Just like any other Veyron 16.4 Grand Sport Vitesse, this special model carries an 8.0-liter, W-16 engine that cranks out 1,200 horsepower and 1,500 Nm (1,106 pound-feet) torque at 3,000 to 5,000 rpm. This power affords it a 0-to-100 km/h (0-to-62 mph) sprint of just 2.6 seconds.
This special edition is limited to only three units, and each carries a price tag of €2.28 million (about $3 million at the current exchange rates).
Click past the jump to read more about Jean Bugatti.
In every company in the world, there are people that have helped elevate it to supremacy and some companies see it fit to celebrate its heroes. Bugatti is doing just that by preparing a series of six individual Veyron models, specially developed to pay tribute to the people that "have played a crucial role in its history and which have helped creating its mystique."
The first from this special series is called Veyron Grand Sport Vitesse "Jean-Pierre Wimille" Edition and, as its name suggests, it pays tribute to Jean-Pierre Wimille — a racecar driver that brought two Le Mans victories to Bugatti.
This special edition was inspired by the Bugatti 57G Tank that won the Le Mans in 1937. It comes with a two-tone paint job that features blue clear-coated carbon fiber and a light Wimille Bleu. Under the hood, this Bugatti Veyron stays bone stock, leaving it at the amazing 8-liter W-16 engine that delivers 1,200 horsepower and 1,100 pound-feet of torque.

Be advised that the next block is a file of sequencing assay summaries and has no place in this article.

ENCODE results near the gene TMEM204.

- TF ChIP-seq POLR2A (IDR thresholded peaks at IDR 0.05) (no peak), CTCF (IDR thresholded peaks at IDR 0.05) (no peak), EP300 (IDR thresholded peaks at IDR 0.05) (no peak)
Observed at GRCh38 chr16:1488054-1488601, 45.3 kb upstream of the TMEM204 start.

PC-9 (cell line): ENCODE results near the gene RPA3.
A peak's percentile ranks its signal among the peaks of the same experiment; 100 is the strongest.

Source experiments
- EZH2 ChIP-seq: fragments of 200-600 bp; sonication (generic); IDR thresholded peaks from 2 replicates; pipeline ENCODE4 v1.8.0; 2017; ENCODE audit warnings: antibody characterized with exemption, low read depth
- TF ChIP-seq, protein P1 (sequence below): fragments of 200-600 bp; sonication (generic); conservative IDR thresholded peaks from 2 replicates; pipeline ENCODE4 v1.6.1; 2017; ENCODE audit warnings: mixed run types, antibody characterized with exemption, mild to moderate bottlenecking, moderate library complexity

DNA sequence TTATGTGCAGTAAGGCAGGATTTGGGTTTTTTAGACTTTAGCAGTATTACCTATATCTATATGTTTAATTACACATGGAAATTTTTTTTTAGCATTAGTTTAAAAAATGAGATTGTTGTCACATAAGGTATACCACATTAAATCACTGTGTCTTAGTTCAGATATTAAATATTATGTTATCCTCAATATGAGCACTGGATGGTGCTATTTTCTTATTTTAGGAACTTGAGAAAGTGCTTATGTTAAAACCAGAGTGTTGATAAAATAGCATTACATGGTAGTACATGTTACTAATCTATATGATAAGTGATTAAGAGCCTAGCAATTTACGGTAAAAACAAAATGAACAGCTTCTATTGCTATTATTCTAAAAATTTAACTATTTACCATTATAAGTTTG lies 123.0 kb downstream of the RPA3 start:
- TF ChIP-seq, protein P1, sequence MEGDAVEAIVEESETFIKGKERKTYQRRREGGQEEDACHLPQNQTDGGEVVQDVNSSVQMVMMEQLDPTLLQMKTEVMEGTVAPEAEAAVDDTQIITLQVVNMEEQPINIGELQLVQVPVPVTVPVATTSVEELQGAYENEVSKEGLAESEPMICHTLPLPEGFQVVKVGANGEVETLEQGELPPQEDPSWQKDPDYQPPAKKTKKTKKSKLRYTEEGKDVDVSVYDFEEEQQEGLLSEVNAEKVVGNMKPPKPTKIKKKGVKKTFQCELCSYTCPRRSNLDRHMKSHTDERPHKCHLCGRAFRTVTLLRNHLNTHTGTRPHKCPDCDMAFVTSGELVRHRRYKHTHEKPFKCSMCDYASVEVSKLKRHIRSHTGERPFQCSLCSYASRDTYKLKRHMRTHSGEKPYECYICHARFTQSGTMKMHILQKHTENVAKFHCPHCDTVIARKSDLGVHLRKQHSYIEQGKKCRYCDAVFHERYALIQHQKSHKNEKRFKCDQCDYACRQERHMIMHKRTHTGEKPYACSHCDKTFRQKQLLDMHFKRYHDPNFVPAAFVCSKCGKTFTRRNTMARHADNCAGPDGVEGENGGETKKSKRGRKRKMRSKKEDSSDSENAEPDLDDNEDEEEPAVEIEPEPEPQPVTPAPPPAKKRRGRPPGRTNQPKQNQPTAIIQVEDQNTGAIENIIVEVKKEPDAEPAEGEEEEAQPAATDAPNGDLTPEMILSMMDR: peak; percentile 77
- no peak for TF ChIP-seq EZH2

The model will be making its world debut at the US The Quail/Pebble Beach set to take place from 16 to 18 August.
Click past the jump to read more about Jean-Pierre Wimille.
A few days ago, Bugatti dropped a teaser image of what we thought would be the company’s long-rumored 1,600-horsepower Bugatti SuperVeyron. However, it looks like the teaser image was in fact for a special Veyron Vitesse WRC Limited Edition built to celebrate the company’s latest record.
A Bugatti Veyron 16.4 Grand Sport Vitesse with Chinese racing driver Anthony Liu behind the wheel scored a new record for the company: it managed to hit a top speed of 254.04 mph. The result was achieved at the Volkswagen Group’s proving grounds in Ehra-Lessien and was officially confirmed by German organization for Technical Inspection and Certification TÜV.
The special edition Veyron Vitesse WRC will be limited to only eight units and will be priced at €1.99 million (or $2.6 million at the current exchange rates).
Updated 04/26/2013: Bugatti has unveiled a first official video for the Veyron Vitesse WRC Limited Edition that was unveiled a few days ago in Shanghai. The video offers a few shots from the car’s record-breaking exploits and offers a few more details on the supercar. Enjoy!
Click past the jump to read more about the Bugatti Veyron Vitesse WRC.
The third - and last - special edition developed by Bugatti for the 2013 Geneva Motor Show is the 16.4 Grand Sport Vitesse Fire Finch Bronze Carbon. As its name suggest, this special edition is painted in a nice "Fire Finch" tone - a color composition called "Ying & Yang" – used here for the first time.